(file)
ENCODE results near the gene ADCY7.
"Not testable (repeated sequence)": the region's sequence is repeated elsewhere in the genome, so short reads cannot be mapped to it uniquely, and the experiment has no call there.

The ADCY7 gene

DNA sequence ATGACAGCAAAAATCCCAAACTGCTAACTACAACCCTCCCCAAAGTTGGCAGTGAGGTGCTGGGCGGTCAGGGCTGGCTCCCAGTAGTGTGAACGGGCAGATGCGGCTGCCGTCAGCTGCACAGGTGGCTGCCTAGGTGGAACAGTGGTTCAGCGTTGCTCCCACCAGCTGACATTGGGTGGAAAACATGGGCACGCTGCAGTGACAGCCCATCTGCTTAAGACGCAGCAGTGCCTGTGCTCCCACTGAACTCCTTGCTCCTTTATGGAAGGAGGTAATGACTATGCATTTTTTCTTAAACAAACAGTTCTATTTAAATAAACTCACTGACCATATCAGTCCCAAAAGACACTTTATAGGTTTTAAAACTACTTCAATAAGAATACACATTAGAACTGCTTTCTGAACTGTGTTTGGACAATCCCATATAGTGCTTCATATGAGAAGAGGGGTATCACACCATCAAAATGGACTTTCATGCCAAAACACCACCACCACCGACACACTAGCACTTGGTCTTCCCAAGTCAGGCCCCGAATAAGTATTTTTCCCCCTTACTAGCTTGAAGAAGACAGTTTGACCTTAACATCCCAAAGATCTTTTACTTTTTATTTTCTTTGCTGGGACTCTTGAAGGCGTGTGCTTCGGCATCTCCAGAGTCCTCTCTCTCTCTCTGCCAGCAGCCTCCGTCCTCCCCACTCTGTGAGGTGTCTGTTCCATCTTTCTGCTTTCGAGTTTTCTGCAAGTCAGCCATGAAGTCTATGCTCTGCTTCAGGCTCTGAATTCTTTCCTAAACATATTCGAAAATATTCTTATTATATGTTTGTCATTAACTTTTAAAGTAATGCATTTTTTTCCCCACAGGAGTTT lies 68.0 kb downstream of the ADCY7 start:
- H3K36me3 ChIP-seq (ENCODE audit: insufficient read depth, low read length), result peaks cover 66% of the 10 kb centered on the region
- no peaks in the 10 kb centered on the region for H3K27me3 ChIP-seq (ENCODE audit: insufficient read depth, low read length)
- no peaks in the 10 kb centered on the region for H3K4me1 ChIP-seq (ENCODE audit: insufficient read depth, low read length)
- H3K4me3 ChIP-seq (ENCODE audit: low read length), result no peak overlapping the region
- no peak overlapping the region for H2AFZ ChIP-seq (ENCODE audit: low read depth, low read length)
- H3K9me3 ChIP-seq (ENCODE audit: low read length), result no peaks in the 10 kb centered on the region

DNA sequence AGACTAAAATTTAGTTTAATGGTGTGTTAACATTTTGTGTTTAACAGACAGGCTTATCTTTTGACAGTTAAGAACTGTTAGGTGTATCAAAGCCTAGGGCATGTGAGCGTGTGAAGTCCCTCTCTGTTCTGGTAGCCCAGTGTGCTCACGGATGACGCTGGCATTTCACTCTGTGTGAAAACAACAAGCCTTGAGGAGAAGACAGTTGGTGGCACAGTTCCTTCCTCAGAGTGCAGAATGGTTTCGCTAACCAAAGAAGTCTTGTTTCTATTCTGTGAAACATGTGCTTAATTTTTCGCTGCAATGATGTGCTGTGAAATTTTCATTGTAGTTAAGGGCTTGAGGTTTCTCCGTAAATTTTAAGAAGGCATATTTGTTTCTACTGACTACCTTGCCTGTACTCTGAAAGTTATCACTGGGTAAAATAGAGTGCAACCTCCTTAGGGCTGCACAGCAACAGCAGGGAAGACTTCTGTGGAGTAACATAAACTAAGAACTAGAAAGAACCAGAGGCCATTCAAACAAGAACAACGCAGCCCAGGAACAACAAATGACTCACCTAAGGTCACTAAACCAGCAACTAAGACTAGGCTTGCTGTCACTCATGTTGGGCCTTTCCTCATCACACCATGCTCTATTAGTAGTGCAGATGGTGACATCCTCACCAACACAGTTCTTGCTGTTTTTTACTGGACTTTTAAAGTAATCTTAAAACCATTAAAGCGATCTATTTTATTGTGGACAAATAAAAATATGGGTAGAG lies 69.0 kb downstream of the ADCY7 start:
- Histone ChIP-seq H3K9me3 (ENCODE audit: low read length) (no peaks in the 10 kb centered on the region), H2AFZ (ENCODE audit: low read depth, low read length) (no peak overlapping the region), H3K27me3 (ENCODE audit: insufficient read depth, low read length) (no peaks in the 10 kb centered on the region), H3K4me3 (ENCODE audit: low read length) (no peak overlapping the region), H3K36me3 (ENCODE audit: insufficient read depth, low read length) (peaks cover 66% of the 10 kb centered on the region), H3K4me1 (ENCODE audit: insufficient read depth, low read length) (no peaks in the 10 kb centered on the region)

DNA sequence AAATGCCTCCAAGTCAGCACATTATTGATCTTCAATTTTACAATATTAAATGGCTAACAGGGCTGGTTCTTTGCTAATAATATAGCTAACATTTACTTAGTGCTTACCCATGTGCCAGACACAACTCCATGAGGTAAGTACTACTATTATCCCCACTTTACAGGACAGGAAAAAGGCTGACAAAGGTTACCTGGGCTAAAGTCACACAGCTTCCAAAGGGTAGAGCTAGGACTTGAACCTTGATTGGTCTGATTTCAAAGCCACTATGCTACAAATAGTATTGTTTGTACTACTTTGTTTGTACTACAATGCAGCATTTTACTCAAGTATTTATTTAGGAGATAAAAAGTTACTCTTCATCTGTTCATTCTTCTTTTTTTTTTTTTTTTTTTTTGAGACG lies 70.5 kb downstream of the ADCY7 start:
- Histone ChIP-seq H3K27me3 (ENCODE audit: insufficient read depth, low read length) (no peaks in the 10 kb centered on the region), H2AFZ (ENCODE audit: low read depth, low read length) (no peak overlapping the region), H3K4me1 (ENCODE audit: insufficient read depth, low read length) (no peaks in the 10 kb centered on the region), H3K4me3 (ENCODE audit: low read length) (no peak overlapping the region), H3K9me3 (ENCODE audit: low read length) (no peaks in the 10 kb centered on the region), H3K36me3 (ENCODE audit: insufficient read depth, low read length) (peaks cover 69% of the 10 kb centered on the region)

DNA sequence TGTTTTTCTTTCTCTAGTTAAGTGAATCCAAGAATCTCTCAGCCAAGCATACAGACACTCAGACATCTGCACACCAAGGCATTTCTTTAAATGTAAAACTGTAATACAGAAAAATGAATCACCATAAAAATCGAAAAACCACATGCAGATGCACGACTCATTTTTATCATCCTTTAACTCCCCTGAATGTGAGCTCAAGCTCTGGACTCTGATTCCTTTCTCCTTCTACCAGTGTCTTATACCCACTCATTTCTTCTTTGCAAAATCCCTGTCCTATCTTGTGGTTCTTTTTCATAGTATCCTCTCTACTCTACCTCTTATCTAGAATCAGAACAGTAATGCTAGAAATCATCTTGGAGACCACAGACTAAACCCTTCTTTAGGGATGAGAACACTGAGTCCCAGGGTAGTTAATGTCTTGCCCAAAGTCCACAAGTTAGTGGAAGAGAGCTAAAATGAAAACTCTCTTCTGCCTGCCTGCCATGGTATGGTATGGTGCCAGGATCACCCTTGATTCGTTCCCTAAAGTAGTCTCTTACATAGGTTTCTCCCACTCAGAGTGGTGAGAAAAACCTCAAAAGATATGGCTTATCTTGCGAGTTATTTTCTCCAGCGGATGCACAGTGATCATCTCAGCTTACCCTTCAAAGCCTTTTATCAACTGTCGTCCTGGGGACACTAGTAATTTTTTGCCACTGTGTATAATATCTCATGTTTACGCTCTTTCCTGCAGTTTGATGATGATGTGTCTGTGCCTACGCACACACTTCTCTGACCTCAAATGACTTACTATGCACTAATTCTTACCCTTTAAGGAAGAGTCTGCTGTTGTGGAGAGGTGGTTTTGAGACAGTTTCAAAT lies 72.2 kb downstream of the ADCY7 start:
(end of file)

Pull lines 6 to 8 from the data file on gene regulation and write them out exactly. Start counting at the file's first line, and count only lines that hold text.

- no peaks in the 10 kb centered on the region for H3K27me3 ChIP-seq (ENCODE audit: insufficient read depth, low read length)
- no peaks in the 10 kb centered on the region for H3K4me1 ChIP-seq (ENCODE audit: insufficient read depth, low read length)
- H3K4me3 ChIP-seq (ENCODE audit: low read length), result no peak overlapping the region